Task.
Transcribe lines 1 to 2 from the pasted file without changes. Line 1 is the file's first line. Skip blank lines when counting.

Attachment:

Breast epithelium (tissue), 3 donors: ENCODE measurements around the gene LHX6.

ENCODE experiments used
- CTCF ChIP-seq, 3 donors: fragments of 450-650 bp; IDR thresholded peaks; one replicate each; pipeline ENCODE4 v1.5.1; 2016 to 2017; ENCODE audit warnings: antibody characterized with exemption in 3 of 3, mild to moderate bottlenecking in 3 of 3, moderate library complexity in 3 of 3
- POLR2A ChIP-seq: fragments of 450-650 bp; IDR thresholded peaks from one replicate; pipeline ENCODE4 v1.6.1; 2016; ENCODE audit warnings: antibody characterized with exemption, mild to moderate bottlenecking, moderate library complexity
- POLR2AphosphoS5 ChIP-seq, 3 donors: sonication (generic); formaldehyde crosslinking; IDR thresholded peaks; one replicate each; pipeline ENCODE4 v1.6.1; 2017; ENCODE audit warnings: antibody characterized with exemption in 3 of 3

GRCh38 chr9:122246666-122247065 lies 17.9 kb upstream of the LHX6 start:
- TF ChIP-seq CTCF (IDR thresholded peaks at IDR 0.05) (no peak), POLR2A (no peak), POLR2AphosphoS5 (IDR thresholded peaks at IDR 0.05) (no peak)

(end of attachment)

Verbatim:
Breast epithelium (tissue), 3 donors: ENCODE measurements around the gene LHX6.

ENCODE experiments used